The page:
Trees of features

  • Nodes represent variation points and variants

    Child relationship represents binding

  • Dependence

    and/or graphs provide flexibility in defining feature realizations/relationships


Foda feature diagram example

FODA Feature Diagram Example

Car

Transmission

Horsepower

Air conditioning

Manual

Automatic


Foda feature diagram example1

FODA Feature Diagram Example

Car

Transmission

Horsepower

Air conditioning

mandatory features must be present in every product line instance

Manual

Automatic


Foda feature diagram example2

FODA Feature Diagram Example

Car

Transmission

Horsepower

Air conditioning

optional features may be present, or not, in a product line instance

Manual

Automatic


Foda feature diagram example3

FODA Feature Diagram Example

Car

Transmission

Horsepower

Air conditioning

alternative features define the scope for an exclusive-or choice of features

Manual

Automatic


Coordinating variability2

Coordinating Variability

Aircraft

Auto-nav

Requirements: Auto-navigation is not present in system

Architecture:


Constraints

Constraints

Not all possible combinations of features correspond to feasible SPL instances

FODA introduced simple composition rules

  • feature1 requires feature2

  • feature3 excludes feature4

    Constraints are essential for defining complex SPLs

    feature diagram + constraints = feature model


Honda sedan constraints

Honda Sedan Constraints

Model:Civic excludes Cylinders:6

(Package:Coupe or Package:Si) requires Doors:2

Package:GX requires Power:natural gas

Package:Hybrid requires Power:hybrid

Package:Hybrid excludes Transmission:auto

(Model:Accord and Cylinders:6) requires Nav system


Building on foda

Building on FODA

In recent years, several efforts have extended feature model constraint languages

We focus on two such extensions

  • Czarnecki et al.’s cardinality-based models

  • Pohl et al.’s orthogonal variability model (OVM)


Cardinality based feature models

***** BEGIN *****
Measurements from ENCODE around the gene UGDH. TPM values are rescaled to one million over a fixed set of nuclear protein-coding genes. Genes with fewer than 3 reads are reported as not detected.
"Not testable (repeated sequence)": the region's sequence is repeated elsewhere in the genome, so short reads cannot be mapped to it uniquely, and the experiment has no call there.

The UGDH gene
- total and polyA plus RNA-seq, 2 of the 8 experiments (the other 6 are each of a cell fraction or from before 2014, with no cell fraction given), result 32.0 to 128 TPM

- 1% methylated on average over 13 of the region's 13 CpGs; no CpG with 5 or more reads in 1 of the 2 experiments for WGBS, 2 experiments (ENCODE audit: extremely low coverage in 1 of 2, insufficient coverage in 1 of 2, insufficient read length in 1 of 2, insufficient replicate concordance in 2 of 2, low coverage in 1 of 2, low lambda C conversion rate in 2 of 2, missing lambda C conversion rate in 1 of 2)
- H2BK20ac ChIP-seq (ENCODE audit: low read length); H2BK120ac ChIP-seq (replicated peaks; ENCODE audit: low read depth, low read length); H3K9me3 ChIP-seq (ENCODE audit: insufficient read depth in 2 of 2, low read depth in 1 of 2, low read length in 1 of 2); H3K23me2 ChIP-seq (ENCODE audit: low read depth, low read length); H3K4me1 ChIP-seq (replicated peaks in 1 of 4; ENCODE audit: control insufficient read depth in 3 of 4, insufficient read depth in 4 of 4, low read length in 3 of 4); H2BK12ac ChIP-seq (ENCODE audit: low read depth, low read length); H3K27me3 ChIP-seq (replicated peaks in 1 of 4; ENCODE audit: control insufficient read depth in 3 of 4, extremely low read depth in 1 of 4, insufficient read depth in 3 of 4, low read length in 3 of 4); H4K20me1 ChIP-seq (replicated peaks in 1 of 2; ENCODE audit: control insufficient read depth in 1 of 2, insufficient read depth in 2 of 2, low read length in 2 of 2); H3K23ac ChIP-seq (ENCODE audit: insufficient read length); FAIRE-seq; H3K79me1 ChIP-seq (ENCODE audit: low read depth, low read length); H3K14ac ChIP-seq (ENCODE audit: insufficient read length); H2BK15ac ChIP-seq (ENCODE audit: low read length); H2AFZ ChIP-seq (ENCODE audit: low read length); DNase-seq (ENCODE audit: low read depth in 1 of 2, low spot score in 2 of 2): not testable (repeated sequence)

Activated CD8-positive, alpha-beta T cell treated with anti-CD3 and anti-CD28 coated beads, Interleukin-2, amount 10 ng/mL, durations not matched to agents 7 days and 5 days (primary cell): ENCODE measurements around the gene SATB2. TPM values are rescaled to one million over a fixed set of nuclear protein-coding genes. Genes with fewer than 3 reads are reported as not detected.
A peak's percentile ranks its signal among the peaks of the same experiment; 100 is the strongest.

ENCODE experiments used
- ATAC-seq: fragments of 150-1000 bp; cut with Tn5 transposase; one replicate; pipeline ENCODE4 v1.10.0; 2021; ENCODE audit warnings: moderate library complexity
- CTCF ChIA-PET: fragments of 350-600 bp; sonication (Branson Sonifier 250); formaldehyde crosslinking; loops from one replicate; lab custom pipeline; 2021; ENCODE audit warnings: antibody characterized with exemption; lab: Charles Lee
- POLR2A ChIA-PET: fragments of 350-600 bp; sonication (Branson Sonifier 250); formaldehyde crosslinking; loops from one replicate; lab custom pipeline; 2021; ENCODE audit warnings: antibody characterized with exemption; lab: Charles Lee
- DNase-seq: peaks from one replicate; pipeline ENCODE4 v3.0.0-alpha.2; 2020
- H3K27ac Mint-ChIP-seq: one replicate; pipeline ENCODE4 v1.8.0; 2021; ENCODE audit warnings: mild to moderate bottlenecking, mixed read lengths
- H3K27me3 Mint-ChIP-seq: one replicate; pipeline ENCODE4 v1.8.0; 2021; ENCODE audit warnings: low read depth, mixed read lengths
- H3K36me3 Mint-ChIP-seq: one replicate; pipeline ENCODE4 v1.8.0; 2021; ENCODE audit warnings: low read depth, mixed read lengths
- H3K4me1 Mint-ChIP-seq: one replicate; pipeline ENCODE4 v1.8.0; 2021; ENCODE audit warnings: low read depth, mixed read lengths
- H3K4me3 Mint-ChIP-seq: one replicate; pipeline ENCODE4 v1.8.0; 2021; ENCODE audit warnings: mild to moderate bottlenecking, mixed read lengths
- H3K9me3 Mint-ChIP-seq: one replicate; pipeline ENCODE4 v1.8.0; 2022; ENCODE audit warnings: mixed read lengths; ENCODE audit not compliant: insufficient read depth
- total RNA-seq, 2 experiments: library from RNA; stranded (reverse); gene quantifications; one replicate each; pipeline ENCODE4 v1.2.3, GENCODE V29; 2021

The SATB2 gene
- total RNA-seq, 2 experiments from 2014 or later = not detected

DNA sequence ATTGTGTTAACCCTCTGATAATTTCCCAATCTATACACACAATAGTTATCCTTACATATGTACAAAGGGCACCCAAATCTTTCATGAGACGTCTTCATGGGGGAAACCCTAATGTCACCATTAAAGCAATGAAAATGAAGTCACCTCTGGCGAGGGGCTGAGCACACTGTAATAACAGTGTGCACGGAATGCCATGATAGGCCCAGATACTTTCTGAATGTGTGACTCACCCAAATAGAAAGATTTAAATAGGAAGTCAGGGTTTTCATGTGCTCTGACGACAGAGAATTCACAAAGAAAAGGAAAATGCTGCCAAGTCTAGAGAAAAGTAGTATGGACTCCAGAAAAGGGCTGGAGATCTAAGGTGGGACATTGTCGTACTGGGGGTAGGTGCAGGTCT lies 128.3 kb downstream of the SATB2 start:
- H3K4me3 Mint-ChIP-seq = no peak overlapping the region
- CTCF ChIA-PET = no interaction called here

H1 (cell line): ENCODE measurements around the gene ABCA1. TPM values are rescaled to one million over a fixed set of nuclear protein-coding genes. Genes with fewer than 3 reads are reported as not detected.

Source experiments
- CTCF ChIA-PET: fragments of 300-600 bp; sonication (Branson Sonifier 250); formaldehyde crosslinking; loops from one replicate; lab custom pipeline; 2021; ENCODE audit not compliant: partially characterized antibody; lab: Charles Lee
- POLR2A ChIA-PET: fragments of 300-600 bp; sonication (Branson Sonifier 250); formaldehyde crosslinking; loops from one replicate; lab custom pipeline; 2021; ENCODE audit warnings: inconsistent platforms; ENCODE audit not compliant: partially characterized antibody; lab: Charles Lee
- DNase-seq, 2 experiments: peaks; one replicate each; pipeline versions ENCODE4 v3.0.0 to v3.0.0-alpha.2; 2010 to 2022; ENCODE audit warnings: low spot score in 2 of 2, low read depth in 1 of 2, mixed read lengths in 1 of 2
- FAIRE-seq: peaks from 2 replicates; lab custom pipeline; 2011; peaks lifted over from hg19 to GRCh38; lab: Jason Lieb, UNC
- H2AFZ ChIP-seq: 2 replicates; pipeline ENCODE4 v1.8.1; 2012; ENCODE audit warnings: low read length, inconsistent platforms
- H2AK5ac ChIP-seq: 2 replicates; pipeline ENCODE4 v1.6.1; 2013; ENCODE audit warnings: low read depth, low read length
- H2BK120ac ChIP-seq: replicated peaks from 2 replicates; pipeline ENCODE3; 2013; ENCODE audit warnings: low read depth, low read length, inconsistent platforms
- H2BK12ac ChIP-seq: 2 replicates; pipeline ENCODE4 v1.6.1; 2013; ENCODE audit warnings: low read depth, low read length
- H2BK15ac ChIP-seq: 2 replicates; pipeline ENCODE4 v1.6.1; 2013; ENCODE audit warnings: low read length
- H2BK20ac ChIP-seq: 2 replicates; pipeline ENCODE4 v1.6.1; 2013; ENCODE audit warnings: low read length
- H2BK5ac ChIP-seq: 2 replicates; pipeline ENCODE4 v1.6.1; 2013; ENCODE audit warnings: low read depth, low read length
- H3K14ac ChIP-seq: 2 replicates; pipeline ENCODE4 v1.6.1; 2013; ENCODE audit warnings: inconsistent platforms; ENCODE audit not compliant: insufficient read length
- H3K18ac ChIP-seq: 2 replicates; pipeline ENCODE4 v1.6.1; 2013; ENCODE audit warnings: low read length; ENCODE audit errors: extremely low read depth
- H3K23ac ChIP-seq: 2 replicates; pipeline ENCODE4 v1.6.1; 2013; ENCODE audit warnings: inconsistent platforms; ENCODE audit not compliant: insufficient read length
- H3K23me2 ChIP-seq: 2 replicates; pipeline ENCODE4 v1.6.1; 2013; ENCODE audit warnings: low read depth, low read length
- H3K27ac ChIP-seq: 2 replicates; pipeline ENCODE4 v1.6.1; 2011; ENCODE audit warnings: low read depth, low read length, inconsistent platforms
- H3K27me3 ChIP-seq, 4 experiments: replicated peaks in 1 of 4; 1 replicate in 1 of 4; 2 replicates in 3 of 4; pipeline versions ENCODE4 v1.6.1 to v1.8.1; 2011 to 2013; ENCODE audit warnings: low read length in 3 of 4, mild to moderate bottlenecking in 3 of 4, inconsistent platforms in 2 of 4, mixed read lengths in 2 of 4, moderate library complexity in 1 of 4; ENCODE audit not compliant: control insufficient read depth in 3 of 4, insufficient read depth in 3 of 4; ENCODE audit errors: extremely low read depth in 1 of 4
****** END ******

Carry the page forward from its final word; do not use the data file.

Cardinality-based Feature Models

Feature models cannot express the multiplicity of features present in a PL instance

For example

  • A car has between 3 and 12 cylinders

  • An airplane can have between 1 and 6 engines

    Multiplicity of features is an essential point of variation in product lines


Cardinality based feature models1

Cardinality-based Feature Models

Cardinality constraints can be associated with all of the attributes of a feature model

Variation Points

  • e.g., the number of seats in a car

    Variants

  • e.g., multiple sensors to guard against hardware failure

    Dependences

  • e.g., multiple music players radio, cd, mp3


Implicit foda cardinalities

Implicit FODA Cardinalities

Car

Transmission

Horsepower

Air conditioning

Attribute elements of model with upper and lower bounds on multiplicity

Manual

Automatic


Implicit foda cardinalities1

Implicit FODA Cardinalities

Car

[0,1]

Transmission

Horsepower

Air conditioning

Optional features have bounds of [0,1] on the dependence

Manual

Automatic


Implicit foda cardinalities2

Implicit FODA Cardinalities

Car

[0,1]

[1,1]

Transmission

Horsepower

Air conditioning

Mandatory features have bounds of [1,1] on a dependence

Manual

Automatic


Implicit foda cardinalities3

Implicit FODA Cardinalities

Car

[0,1]

[1,1]

Transmission

Horsepower

Air conditioning

[1,1]

Alternative features have bounds of [1,1] on a set of dependences

Manual

Automatic


Explicit cardinalities

Explicit Cardinalities

Car

[0,2]

[1,2]

Transmission

Motor

Air conditioner

[1,1]

Provide significant expressive power over the base FODA feature models

Manual

Automatic


Orthogonal variability model ovm

Orthogonal Variability Model (OVM)

  • Bühen, Lauenroth, Pohl (2005)

  • A flat model of variability in a product line

  • Basic elements:

    • Variation points

    • Variants

    • Variability dependences (with cardinalities)

    • Constraints


Variation points

VP

VP2

Variation Points

A set of VPs defines all of the ways a PL may vary

Not organized as a tree (ala feature models)

hierarchy can be modeled with constraints

Modeled diagrammatically as


Variants

V

S4

Variants

A set of variants defines the possible ways that a variation point may be realized in a PL

Variants correspond to leaves of a feature diagram

Modeled diagrammatically as


Variability dependences

V

VP

VP2

S4

Variability Dependences

Relate variation points to the variants that may bind to them in some product line instance

Three kinds of dependences

  • Optional

  • Alternative Choice

  • Mandatory : a commonality depicted as


Optional dependences

V

V

V

VP

VP1

S1

S2

S3

Optional Dependences

Expresses that a variants may be bound to a given variation point in a PL instance

Correspond to alternatives features in FODA

Modeled diagramatically as


Alternative choice dependences

V

V

V

VP

VP1

S1

S2

S3

Alternative Choice Dependences